The president is also getting help from 
Republicans who are calling out the most extreme 
members of the coalition. New Jersey Gov. Chris 
Christie called the NRA video "reprehensible." 
Others who have national ambitions are going to 
have to follow suit. The president can rail about 
and call the GOP bad names, but that doesn't mean 
people are going to listen. He needs members 
inside the Republican tent to ratify his 
positions­or at least to stop marching in 
lockstep with the most controversial members of 
the GOP club. When Republicans with national 
ambitions make public splits with their party, this helps the president.

(There is a corollary: The president can’t lose 
the support of Democratic senators facing tough 
races in 2014. Opposition from within his own 
ranks undermines his attempt to paint the GOP as beyond the pale.)

If the Republican Party finds itself destabilized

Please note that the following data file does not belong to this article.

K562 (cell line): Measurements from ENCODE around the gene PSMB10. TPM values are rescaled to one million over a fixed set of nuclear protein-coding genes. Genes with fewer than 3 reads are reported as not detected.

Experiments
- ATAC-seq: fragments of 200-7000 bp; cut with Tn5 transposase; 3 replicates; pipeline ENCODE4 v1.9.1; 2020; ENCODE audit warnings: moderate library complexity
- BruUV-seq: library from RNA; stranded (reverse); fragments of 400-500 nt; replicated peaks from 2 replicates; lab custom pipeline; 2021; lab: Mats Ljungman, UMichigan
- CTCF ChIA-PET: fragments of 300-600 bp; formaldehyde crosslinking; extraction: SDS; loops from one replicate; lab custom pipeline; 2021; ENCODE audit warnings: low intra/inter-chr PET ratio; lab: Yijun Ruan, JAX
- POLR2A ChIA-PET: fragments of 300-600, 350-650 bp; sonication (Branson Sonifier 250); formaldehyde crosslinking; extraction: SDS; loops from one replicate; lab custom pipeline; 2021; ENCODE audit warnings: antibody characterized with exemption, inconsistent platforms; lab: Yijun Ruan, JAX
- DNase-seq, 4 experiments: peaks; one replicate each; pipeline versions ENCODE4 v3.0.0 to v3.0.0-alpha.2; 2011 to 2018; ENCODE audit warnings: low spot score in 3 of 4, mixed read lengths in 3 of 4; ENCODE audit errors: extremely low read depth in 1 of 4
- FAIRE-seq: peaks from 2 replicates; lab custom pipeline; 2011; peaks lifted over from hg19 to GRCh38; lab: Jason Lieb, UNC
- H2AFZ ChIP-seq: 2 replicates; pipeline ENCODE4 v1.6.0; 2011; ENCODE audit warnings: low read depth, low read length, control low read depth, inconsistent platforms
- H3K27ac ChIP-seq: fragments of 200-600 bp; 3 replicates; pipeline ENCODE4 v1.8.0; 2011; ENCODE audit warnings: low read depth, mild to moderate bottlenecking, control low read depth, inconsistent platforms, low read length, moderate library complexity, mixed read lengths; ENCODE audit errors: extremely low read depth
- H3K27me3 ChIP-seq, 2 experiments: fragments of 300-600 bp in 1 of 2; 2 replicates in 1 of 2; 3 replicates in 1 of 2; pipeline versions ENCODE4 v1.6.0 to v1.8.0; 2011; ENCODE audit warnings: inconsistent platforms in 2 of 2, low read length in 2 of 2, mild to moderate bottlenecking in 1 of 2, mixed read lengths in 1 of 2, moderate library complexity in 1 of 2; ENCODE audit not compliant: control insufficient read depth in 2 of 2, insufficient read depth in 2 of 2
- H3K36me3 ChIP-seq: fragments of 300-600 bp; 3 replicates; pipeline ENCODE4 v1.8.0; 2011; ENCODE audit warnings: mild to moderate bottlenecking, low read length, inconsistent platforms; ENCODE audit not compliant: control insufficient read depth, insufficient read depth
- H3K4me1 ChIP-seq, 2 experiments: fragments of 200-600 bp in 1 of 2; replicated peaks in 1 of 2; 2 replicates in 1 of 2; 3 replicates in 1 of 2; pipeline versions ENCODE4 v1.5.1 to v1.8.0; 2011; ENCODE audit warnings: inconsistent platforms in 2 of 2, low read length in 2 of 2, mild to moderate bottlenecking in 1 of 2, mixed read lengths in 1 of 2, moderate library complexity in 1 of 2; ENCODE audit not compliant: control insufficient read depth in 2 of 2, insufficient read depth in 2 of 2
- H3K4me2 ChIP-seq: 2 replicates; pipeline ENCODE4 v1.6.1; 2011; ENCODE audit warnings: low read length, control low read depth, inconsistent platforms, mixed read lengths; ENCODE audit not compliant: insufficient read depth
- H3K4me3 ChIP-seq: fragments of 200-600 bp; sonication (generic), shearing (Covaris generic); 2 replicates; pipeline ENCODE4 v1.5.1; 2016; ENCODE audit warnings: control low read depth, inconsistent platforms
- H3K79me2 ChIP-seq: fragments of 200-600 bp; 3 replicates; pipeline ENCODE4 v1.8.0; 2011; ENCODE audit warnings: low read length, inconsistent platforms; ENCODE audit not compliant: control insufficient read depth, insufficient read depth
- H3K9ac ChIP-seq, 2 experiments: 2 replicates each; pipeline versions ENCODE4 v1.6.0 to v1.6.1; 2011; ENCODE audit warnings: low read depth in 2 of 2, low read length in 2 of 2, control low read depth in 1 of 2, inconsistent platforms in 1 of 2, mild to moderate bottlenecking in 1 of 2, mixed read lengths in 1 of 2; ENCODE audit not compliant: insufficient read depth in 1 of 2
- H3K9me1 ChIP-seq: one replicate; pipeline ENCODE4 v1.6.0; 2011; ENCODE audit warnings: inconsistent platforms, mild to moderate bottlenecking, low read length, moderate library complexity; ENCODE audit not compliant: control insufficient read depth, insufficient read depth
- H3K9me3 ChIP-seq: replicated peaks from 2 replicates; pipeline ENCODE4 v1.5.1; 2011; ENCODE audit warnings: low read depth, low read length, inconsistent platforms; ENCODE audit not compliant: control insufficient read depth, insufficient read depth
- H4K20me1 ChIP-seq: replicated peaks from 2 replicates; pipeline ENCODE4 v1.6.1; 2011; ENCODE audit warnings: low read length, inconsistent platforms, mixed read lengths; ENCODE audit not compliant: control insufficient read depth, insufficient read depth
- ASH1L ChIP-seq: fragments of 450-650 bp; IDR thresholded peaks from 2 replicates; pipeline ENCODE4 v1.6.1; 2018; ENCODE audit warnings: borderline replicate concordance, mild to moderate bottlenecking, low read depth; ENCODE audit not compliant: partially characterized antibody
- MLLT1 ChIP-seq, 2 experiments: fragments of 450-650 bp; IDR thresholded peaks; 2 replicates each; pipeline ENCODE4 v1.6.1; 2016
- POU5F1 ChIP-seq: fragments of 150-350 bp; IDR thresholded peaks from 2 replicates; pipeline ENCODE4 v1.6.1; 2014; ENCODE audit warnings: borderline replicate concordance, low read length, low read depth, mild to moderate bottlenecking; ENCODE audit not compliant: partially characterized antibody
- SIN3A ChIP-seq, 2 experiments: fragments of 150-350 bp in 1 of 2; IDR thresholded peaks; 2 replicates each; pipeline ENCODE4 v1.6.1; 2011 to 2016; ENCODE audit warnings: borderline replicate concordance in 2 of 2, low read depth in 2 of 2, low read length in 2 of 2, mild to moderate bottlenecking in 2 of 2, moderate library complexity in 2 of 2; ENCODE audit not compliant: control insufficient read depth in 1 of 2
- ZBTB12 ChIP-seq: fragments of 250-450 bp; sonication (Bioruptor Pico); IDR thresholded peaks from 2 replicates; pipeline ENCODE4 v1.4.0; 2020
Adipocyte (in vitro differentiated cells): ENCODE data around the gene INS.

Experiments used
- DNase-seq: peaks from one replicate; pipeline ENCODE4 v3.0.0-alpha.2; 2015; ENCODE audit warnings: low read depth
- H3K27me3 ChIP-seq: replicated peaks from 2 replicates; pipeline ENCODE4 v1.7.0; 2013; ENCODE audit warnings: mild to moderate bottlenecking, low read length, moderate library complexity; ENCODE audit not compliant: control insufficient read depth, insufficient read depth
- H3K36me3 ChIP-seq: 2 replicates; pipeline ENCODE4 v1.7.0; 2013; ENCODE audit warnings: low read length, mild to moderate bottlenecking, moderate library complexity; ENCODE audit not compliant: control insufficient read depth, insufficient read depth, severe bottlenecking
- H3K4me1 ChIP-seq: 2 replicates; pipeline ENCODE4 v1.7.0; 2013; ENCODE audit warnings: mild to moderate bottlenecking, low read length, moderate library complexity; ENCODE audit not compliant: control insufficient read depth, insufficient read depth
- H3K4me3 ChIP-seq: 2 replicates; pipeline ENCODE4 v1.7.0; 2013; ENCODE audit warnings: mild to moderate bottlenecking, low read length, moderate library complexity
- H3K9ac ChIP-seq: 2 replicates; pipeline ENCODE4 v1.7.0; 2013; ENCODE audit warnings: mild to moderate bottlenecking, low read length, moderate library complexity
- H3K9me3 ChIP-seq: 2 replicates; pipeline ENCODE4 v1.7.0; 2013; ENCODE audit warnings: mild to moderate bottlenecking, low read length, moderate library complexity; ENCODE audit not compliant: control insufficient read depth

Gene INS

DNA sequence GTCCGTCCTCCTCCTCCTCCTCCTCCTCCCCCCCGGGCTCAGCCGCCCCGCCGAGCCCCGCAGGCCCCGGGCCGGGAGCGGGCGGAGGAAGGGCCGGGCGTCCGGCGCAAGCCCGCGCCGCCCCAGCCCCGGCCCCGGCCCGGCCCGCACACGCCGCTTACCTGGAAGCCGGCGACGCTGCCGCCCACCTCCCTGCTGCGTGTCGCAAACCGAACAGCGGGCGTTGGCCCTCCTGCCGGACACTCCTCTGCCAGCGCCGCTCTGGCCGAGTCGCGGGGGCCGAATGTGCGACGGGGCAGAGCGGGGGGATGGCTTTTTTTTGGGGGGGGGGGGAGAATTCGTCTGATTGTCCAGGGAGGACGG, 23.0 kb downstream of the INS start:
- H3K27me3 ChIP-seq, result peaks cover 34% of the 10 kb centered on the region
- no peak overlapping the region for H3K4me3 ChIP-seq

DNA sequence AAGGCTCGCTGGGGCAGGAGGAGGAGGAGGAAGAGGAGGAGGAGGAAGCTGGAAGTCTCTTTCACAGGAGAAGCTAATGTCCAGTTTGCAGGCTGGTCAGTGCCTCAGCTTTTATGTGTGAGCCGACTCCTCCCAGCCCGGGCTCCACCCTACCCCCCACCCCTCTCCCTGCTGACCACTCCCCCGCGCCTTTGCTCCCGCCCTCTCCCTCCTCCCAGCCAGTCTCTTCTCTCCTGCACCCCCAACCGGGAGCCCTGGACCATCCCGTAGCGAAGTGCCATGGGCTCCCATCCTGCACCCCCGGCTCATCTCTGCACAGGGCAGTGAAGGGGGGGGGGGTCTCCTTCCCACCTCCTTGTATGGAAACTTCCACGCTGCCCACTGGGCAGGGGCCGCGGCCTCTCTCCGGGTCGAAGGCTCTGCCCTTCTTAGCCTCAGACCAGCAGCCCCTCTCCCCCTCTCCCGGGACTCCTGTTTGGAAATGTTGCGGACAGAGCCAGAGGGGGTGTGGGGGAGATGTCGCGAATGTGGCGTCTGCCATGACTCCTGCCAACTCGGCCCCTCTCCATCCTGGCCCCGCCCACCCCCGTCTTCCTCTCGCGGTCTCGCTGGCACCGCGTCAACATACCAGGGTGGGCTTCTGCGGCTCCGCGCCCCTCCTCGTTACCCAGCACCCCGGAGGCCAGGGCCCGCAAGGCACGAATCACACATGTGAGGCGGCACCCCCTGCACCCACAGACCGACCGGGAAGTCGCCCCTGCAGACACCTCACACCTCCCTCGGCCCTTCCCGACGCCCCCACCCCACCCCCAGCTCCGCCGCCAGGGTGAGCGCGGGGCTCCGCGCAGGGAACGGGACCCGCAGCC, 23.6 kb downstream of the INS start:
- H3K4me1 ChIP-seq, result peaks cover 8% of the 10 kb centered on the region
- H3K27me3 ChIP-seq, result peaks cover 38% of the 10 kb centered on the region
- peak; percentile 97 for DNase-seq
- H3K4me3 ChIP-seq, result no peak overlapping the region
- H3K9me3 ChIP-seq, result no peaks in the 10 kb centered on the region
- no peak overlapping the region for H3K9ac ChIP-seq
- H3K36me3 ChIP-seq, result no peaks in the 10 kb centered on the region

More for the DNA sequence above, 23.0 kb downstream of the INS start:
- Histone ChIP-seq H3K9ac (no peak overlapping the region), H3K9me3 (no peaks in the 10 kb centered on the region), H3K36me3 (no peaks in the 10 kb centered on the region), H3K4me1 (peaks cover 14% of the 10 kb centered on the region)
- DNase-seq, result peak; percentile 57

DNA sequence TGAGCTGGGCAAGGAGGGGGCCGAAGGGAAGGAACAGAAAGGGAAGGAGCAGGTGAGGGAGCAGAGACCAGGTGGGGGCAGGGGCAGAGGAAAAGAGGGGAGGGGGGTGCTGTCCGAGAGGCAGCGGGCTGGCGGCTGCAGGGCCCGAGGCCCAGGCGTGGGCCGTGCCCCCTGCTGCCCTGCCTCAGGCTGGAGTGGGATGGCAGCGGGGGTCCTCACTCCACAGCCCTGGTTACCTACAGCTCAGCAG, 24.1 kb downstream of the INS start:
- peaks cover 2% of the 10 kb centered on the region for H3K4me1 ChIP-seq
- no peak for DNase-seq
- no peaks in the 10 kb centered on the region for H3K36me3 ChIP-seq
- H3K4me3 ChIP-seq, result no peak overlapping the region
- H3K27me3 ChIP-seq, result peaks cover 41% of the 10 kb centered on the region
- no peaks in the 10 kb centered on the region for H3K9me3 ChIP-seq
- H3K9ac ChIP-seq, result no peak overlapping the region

right now, it is in part because the president 
has already implemented a version of this 
strategy. In the 2012 campaign, the president 
successfully transformed the most intense 
conservative positions into liabilities on 
immigration and the role of government. Mitt 
Romney won the GOP nomination on a platform of 
“self-deportation” for illegal immigrants­and the 
Obama team never let Hispanics forget it. The 
Obama campaign also branded Republicans with 
Romney's ill-chosen words about 47 percent of 
Americans as the party of uncaring millionaires.

Now Republican presidential hopefuls like Chris 
Christie, Marco Rubio, and Bobby Jindal are 
to fix the party's image. There is a general 
scramble going on as the GOP looks for a formula 
to move from a party that relies on older white 
voters to one that can attract minorities and younger voters.

Out of fear for the long-term prospects of the 
GOP, some Republicans may be willing to partner 
with the president. That would actually mean 
progress on important issues facing the country, 
which would enhance Obama’s legacy. If not, the 
president will stir up a fracas between those in 
the Republican Party who believe it must show 
evolution on issues like immigration, gun 
control, or climate change and those who accuse 
those people of betraying party principles.

That fight will be loud and in the open­and in 
the short term unproductive. The president can 
stir up these fights by poking the fear among 
Republicans that the party is becoming defined by